From the field to the (elementary) classroom in Sumter

Former USC football players promote their book, reading

BY BRUCE MILLS
bruce@theitem.com
Posted 3/14/18

Langston Moore and Preston Thorne said when they played football at University of South Carolina in the early 2000s, they set out to change the culture of the Gamecocks' program. They achieved that by turning a losing program into a winner on the …

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From the field to the (elementary) classroom in Sumter

Former USC football players promote their book, reading

Former Gamecock football player Langston Moore poses for a picture with a Willow Drive Elementary School student Friday with his book #JustaChicken. He wrote the motivational book with former USC teammate Preston Thorne.
Former Gamecock football player Langston Moore poses for a picture with a Willow Drive Elementary School student Friday with his book #JustaChicken. He wrote the motivational book with former USC teammate Preston Thorne.
MICAH GREEN / THE SUMTER ITEM
Posted

Langston Moore and Preston Thorne said when they played football at University of South Carolina in the early 2000s, they set out to change the culture of the Gamecocks' program. They achieved that by turning a losing program into a winner on the gridiron.

Now, the duo is trying to change the reading and literacy culture in the state.

Moore and Thorne spoke Friday during their "Reading is Power" tour visit to Willow Drive Elementary School in Sumter School District, where they shared the story of the book they co-authored a few years ago, #JustaChicken.

In the Gamecocks' early years in the Southeastern Conference, many said USC's football program didn't belong in the mighty SEC, which includes historical college powerhouse teams such as the Georgia Bulldogs, Florida Gators, Tennessee Volunteers and Alabama Crimson Tide.

Under the tutelage of legendary coach Lou Holtz, who took over the program in 1999, Moore and Thorne - who both played on the defensive line - were instrumental in helping the Gamecocks turn the corner and win consecutive bowl games in 2001 and 2002.

In those early turnaround years for the Gamecocks, Moore and Thorne said Coach Holtz emphasized "the culture you're around dictates who you will become."

Thorne said Holtz inspired the players, and, through that, inspired the book.

According to Thorne, Holtz would often tell the team an old story of an eagle that hung out with a bunch of chickens. When the eagle grew up, it thought of itself as "I am just a chicken."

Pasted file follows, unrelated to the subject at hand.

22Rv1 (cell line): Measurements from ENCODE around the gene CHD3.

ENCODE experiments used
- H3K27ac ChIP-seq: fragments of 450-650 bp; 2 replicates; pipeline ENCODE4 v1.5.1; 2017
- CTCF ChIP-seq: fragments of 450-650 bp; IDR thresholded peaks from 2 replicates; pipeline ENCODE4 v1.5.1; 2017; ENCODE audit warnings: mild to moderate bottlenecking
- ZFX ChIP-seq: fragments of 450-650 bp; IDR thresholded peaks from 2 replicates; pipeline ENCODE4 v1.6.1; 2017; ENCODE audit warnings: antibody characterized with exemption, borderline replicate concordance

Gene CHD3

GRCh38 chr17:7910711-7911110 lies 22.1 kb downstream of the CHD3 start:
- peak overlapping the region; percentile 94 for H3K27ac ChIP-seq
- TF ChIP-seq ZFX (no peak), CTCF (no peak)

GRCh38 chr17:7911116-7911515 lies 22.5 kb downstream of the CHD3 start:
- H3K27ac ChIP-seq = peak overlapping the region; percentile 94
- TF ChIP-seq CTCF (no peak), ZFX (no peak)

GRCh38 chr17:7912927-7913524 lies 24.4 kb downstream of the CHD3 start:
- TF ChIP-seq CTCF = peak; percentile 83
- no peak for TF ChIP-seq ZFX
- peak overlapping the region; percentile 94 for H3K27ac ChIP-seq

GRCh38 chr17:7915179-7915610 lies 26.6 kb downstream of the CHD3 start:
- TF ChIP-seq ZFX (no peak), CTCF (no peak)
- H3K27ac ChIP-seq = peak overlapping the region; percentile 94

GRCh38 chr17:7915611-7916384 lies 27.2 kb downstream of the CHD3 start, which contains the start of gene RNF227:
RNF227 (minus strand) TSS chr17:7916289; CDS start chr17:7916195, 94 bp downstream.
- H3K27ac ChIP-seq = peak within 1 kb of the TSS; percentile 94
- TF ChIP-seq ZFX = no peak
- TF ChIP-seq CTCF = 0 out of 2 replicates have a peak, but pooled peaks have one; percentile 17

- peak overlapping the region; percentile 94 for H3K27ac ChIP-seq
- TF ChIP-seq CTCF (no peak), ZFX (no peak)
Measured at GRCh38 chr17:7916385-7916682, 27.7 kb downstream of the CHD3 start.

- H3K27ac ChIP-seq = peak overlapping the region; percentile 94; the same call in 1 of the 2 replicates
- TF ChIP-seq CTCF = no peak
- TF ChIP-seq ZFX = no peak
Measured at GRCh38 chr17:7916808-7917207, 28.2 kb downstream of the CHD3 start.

"It's a story that Coach Holtz used to tell us: The people you hang around with, and the culture that you are around, a lot of times that dictates who you will end up being," Thorne said. "Coach Holtz always talked about changing the culture and what we expected of ourselves at the time. He was really huge on changing the culture of that, and it's amazing to see where the program is now. It's a testament to a lot of the groundwork that the players laid down back then."

Similarly, #JustaChicken is Cocky's - USC's mascot's - coming-of-age story. In the book, Cocky initially thinks he doesn't measure up to his barnyard friends, which bear a resemblance to mascots at the other SEC schools. There are a couple of bulldogs, tigers, wildcats, an alligator and an eagle, among others.

However, by the end of the story, Cocky realizes his own value.

"The big lesson for Cocky is the idea of not comparing yourself to other people and to make sure you recognize your own individual talents and unique abilities," Thorne said.

Since the book was published in June 2015, Thorne and Moore now travel the state and talk to elementary school students about the importance of literacy.

The duo emphasize to kids to find the things they like to do, then read and write about them.

"Our work is to build on what Coach Holtz did for us and to now change the literacy culture in the state," Thorne said. "And to help kids understand that reading is going to be their key to being successful in life."

Moore said he describes to kids that reading is a skill to develop, just like dribbling a basketball.

The former Gamecocks said they adapt their presentations to whatever a school would like for them to do, and they try to reinforce what the schools are already doing.

On Friday at Willow Drive, after a morning presentation in front of all the students, Moore and Thorne talked with boys at the school in small groups about the importance of not having their identity attached to football or other sports.

Both Moore and Thorne suffered injuries in their football careers and impressed on the kids what they can do for a career in sports, even if they're not actually playing the sport. The duo discussed jobs such as a physical trainer, uniform designer, commentator, referee, equipment manager and statistician, among others.

It's all about considering "your next play in life," Moore said.

School Media Specialist Denise Robinson said she hoped the visit will help inspire students to become better readers and writers. She said she thinks it was a good connection for the kids.

Fifth-grader Kam Miller said he enjoyed the day with the two former Gamecocks and said their book was interesting - not boring.

Classmate Nicolas Woods agreed that Moore and Thorne brought energy on their tour visit. He was also impressed with all the careers that the former Gamecocks discussed, but the 11-year-old isn't quite ready to make a career decision.

"Not at the moment," Woods said, "because there are just way too many jobs to choose from."